Those suffering from depression may not always be fully aware of their condition or may not wish to worry you. Knowing this means that, as carers or parents, we may struggle to feel reassured after raising the subject. However, there are other steps we can take which may be helpful.

"Sometimes it's helpful to talk about your own experience of similar or new situations - giving them 'permission' to admit difficulty," says Coombes. "Make sure they are aware of support services in the area and suggest they talk to someone at university - a tutor or counsellor - to explore any difficulties they are experiencing."

Often, just showing you are there can be a great help. "Arranging to go up for a weekend, staying locally to show you are around can be helpful," says Coombes. "Showing an interest in what they are doing and how they are living is natural and may help assuage worries too."

"Alternatively, sometimes collecting them for a trip home for a weekend can be a good pick-me-up."

Supporting those with depression

If your child is diagnosed with depression, it's important to know that, despite potentially living at a distance, your support can be invaluable. "It's important to check-in regularly, even if they are rejecting in return," says Coombes.

"Talk to them but be non-judgemental. Remind them that they are loved and respected and that you believe in them. Sending cards, emails, letters, and even care packages can be helpful. Asking other family members to stay in touch can also be a great support."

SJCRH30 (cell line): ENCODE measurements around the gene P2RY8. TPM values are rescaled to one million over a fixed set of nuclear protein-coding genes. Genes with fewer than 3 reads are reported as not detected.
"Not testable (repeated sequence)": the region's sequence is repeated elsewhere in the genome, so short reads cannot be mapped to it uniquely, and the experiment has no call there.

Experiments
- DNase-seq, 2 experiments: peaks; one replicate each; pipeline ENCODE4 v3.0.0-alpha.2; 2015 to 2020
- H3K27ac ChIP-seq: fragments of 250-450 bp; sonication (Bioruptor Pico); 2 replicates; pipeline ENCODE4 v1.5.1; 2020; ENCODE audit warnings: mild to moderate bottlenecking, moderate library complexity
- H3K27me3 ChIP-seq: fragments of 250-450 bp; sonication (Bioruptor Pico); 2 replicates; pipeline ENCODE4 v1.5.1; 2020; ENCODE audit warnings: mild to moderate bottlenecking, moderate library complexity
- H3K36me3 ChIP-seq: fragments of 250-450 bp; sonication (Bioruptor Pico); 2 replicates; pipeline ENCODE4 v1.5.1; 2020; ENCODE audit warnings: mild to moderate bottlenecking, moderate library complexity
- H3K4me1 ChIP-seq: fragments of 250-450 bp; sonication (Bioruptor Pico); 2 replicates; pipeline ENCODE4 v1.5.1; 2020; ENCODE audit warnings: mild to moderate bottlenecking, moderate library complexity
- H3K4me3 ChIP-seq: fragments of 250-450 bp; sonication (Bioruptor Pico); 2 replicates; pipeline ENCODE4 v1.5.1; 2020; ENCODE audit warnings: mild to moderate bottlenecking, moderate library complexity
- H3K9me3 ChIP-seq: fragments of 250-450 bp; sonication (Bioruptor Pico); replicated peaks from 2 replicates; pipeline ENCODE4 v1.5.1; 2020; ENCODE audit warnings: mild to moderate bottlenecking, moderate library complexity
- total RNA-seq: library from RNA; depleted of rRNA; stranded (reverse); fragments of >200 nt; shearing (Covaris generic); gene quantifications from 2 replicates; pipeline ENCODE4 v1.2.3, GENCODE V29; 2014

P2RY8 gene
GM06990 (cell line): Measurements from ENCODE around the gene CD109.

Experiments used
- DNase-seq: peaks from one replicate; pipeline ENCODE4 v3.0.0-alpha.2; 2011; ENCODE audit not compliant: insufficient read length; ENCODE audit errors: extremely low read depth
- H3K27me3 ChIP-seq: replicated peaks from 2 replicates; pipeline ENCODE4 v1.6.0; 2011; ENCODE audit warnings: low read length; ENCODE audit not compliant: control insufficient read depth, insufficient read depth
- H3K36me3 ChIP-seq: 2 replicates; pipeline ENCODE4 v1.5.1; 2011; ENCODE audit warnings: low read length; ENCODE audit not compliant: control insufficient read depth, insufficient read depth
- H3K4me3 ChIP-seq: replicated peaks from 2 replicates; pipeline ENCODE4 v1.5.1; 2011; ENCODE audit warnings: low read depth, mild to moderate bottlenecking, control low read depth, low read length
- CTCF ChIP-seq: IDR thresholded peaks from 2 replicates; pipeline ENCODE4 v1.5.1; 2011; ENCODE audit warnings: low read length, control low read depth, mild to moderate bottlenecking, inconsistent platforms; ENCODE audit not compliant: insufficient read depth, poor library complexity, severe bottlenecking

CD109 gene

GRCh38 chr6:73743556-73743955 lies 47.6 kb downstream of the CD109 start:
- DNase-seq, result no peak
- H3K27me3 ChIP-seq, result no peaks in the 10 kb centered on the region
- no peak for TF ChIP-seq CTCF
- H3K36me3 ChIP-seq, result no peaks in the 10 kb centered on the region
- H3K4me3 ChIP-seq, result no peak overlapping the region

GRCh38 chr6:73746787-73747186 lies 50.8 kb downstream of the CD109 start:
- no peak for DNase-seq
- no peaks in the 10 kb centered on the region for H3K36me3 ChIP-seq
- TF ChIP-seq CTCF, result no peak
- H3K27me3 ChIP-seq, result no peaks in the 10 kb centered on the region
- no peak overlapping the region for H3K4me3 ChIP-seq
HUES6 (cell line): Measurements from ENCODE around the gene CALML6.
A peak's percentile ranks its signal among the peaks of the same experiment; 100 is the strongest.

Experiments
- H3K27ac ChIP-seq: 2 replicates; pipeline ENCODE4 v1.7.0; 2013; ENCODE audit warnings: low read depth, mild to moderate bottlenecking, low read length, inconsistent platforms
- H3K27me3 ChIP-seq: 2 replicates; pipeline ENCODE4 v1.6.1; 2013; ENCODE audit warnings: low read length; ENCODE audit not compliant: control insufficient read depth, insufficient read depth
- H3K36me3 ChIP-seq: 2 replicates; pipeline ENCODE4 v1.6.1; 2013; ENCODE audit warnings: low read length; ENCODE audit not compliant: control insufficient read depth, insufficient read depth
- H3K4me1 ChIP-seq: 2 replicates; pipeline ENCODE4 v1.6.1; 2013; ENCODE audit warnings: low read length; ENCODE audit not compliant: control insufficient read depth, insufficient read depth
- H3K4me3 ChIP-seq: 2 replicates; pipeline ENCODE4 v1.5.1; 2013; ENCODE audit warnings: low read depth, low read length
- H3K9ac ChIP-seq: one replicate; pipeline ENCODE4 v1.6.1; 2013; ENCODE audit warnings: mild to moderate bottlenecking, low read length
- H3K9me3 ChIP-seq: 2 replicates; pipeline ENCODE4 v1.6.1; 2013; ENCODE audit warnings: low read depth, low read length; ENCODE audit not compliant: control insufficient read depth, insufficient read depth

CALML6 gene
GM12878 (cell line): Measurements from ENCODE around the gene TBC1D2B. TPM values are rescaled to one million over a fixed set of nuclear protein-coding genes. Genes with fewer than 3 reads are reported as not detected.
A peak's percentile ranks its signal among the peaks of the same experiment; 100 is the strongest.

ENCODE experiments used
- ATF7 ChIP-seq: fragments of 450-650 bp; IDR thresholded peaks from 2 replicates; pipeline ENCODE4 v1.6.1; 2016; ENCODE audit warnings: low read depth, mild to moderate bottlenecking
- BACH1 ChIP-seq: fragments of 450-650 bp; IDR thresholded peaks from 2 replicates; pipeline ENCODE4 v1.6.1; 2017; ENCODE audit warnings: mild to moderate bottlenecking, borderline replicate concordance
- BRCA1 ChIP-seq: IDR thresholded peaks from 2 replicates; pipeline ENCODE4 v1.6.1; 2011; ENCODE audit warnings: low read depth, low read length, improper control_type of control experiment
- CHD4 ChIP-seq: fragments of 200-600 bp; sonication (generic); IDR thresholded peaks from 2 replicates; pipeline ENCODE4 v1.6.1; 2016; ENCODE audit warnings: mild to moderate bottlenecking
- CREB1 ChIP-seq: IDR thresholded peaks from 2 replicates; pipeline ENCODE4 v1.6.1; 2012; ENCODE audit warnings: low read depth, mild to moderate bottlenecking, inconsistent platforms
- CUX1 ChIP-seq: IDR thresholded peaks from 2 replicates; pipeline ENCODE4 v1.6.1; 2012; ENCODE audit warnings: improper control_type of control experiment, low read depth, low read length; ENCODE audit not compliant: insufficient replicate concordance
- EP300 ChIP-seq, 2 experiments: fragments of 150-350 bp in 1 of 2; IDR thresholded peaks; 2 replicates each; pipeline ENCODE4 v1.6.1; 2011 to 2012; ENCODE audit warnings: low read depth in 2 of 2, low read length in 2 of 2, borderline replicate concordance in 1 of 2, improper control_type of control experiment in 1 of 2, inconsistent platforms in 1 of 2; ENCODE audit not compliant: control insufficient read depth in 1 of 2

Practical help such as making sure they have the right contacts to seek help, including Samaritans and Young Minds contact details, is also important. It's also important to consider that your child may feel university is not for them. "Sometimes children realise that university is not for them but worry about letting parents down," explains Coombes.

"Make sure they know that if they are unhappy, they can come home. If you think it's a difficulty in adjusting, perhaps suggest a set amount of time in which to see if it improves. But remind them that there are other options, and they can try again in the future."

Further reading

  1. ONS, Coronavirus and first year higher education students, England

Article history

The information on this page is peer reviewed by qualified clinicians.